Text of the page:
At the same time, a mysterious young man named Theodore appears at the castle and makes some observations about the helmet that piss Manfred off, and it's off to the dungeon with him. Theodore escapes with the help of Isabella and Matilda (Manfred's daughter). There's much fleeing and fighting and sneaking about in dark corridors, and, oh yes, there's a ghostly giant in the deep bowels of the castle who seems intent on getting loose and killing people. Matilda and Isabella both fall in love with Theodore, but Manfred helpfully resolves the love triangle by accidentally killing his daughter.

In the end we discover that Manfred's family are usurpers, and both Isabella and Theodore are descended (along separate lines) from the rightful Lord of Otranto, Alfonso the Murderous Ghost Giant. Manfred was intent on marrying Isabella because he believed it would legitimize his usurpation and appease Alfonso. Once the truth comes out, Manfred abdicates and retires to a monastery. Isabella and Theodore get married and rule Otranto in blissful incest.

This then is the template on which later Gothics are based. Later authors certainly introduced innovations -- sometimes the villain is an evil priest instead of a nobleman -- but it's hard to find a Gothic that doesn't contain at least one plot-point that Walpole invented. Even Frankenstein, which is otherwise far removed from the Otranto model, has a wedding that ends in tragedy.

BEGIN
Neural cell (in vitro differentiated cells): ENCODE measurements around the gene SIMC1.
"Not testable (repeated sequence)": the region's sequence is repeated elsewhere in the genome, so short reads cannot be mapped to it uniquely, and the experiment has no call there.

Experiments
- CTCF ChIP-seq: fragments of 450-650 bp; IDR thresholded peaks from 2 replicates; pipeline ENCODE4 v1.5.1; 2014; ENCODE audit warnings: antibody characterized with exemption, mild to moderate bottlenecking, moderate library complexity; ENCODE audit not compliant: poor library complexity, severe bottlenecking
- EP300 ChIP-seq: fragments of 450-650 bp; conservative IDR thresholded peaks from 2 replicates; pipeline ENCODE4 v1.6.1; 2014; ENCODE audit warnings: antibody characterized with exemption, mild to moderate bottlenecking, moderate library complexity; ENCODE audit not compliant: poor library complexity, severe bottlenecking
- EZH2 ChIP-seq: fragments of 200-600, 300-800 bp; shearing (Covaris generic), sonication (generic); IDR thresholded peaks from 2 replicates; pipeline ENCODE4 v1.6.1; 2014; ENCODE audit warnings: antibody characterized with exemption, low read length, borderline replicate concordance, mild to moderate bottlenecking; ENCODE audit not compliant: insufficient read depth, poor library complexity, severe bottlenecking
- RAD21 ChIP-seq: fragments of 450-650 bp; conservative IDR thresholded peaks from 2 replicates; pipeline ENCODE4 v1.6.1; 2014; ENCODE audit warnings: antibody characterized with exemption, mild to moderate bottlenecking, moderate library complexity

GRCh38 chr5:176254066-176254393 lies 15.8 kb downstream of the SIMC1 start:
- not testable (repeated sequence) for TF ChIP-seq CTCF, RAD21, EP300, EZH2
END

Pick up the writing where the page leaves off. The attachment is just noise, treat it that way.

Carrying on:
When Walpole first published Otranto, he did so under a double pseudonym, presenting it as a translation by "William Marshal, Gent." of a medieval manuscript by "Onuphrio Muralto". The book was an immediate success, and when the second edition came out, Walpole decided to claim authorship for himself.

This was a mistake.

You see, Otranto came out in 1764, at the height of the so-called Enlightenment. Now the term "Enlightenment" is a deliberate contrast to the "Dark Ages". The idea of the Dark Ages goes back to the Renaissance, when the term was used to describe the period after the fall of Rome when knowledge of Classical Greek philosophy dried up in Western Europe. By the 18th Century, though, the term had expanded, and Enlightenment thinkers in particular latched onto it. According to the orthodox Enlightenment worldview, the Catholic Church was the most vile and corrupt organization in all of human history. Logically then, the period when the Church held hegemony over Western Europe must've been a horrible and backwards time. It wasn't enough that people of the Middle Ages were ignorant of Plato -- they had to be miserable savages who lived in fear of supernatural nonsense that the priesthood foisted upon them. Many of the misconceptions we have about the Middle Ages come from this period, like the idea that Medieval folk were forever burning witches at the stake (in fact, witch trials were unheard of for much of the Middle Ages, and they didn't reach a peak until the Reformation), or that every king employed a crackpot alchemist (alchemy didn't appear in Western Europe until the Late Middle Ages, and the most famous alchemists -- Paracelsus, Trithemius, Agrippa, Faustus, and Dee -- are from the Renaissance and later).